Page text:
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Rosemary Square breaks ground on Boulevard of the Arts

Developers, arts leaders and city officials gathered to break ground on the new mixed-use space, a Rosemary District "catalyst project" targeted at the arts community.

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  • | 11:58 a.m. August 7, 2015
  • Sarasota
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Although the tail end of Boulevard of the Arts leads down to venues such as the Van Wezel Performing Arts Hall and the Sarasota Orchestra, the street itself — which runs through the heart of the Rosemary District — is practically a cultural desert. Developer Mark Kauffman, architect Jonathan Parks and arts organizations such as the Sarasota Opera are looking to change that.

This morning, on the vacant corner of Central Avenue and Boulevard of the Arts, a team of developers, Sarasota Opera representatives and city officials officially broke ground on Rosemary Square, a project designed to kick-start activity in a neighborhood long targeted for redevelopment. 

The mixed-use project — located on more than 60,000 square feet of property — will serve as a multi-purpose focal point for the Rosemary District. According to architect and project manager Jonathan Parks, the project will include retail, office and restaurant space, as well as a 5,700-square-foot dance studio. Developers have also acquired a parcel of property across the boulevard with the intent of eventually constructing a theater space.

In addition, the Sarasota Opera has purchased the project's 30 apartment units to house performers and visiting artists during the fall and winter seasons. Parks said local companies such as the Fuzión Dance Artists, the Players Theatre and a local glass blowing company are planning to use Rosemary Square for rehearsal, office and educational space. Other tenants lined up for the project include Solstice Architects and a Thai restaurant.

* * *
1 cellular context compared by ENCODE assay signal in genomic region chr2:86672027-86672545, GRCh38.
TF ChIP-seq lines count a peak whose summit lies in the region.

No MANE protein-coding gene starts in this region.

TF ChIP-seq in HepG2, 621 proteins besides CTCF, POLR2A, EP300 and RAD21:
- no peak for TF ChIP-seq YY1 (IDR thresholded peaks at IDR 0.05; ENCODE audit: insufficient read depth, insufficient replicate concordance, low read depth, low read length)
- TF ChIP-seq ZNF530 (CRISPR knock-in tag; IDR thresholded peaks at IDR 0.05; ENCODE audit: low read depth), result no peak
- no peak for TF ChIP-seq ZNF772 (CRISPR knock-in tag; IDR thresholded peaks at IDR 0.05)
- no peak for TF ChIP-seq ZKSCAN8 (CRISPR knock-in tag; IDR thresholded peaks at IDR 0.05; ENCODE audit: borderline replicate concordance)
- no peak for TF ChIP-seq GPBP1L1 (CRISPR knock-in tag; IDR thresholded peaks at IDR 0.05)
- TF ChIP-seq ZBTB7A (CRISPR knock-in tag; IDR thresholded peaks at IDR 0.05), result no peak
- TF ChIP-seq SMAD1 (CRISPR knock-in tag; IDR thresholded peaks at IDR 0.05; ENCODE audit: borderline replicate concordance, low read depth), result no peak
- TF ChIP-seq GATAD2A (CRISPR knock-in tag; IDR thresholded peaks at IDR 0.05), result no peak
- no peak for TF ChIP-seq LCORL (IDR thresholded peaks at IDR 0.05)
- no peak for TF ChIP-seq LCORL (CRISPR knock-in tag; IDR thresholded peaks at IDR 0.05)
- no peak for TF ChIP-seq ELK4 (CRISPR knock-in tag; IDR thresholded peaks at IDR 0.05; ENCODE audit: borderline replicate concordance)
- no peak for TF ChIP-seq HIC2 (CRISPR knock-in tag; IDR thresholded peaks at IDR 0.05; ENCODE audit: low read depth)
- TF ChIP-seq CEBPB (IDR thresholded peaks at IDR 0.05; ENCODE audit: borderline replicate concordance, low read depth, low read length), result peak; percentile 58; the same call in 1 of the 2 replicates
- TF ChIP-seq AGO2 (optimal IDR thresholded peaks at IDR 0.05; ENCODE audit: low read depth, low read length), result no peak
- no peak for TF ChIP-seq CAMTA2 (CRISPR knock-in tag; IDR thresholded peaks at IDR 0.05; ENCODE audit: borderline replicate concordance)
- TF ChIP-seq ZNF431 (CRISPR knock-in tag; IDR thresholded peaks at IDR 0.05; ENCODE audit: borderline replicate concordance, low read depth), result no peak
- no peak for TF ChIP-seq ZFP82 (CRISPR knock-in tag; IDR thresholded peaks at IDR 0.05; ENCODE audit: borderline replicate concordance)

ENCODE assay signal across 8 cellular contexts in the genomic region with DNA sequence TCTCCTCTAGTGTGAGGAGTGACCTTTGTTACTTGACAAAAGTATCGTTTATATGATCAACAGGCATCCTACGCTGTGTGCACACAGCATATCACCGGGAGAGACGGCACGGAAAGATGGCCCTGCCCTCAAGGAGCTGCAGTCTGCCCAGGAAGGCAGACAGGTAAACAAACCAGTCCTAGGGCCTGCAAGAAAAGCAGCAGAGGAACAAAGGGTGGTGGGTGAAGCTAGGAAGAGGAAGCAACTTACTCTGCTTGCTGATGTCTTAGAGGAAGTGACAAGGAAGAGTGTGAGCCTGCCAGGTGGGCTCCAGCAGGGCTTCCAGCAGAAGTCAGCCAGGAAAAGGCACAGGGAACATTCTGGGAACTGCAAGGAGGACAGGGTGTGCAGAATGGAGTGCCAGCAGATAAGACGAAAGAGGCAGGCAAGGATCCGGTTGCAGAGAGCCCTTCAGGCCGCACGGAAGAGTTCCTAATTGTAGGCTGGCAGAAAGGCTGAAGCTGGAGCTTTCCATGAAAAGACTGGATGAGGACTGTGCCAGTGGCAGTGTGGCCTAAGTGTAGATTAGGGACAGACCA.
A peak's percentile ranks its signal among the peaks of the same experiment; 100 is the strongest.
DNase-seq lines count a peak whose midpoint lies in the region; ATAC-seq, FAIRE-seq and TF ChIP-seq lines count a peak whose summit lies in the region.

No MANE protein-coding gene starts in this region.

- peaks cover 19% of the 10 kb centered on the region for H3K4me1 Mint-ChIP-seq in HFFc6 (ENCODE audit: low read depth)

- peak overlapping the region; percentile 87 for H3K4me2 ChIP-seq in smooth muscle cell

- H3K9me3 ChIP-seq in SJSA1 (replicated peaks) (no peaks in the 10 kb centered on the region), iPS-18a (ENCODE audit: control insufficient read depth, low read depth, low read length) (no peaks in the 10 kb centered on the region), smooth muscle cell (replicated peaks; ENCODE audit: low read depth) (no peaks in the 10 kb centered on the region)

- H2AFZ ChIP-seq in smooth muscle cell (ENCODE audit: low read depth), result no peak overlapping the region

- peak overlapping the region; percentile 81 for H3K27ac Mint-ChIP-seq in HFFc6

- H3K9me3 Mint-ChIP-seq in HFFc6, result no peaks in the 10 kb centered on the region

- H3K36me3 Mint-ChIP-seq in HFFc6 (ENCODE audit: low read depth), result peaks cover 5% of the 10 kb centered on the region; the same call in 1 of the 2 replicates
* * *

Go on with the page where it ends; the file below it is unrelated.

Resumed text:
"One of the major challenges that we’ve been experiencing lately is housing," says Richard Russell, executive director of the Sarasota Opera. "We have to house around 150 people during our opera season, and the rental market has gone through the roof in price and availability. We wouldn’t be as competitive of an opera company if we didn’t provide quality housing."

Parks said the project's goal is simple: bring the arts to the Boulevard of the Arts. In doing so, he believes the Rosemary District can capitalize on a long-standing buzz associated with the north-of-downtown neighborhood.

"In a lot of other cities, the place where artists and creatives lived and hung out was in warehouse districts," Parks said. "Rosemary is Sarasota's warehouse district. Downtown is going to expand and jump Fruitville Road."

The project will incorporate land formerly owned by the city of Sarasota. The city sought to partner with a private developer and use its property to energize the Rosemary District, which has seen an uptick in residential project activity this year. The first phase of construction, which includes the opera's housing, is scheduled to be completed in summer 2016.

"Rosemary Square will be a gathering place for our community and resident artists," Parks said. "It will be a space that the community can come and meet. Diversity will finally be going inside the design district."


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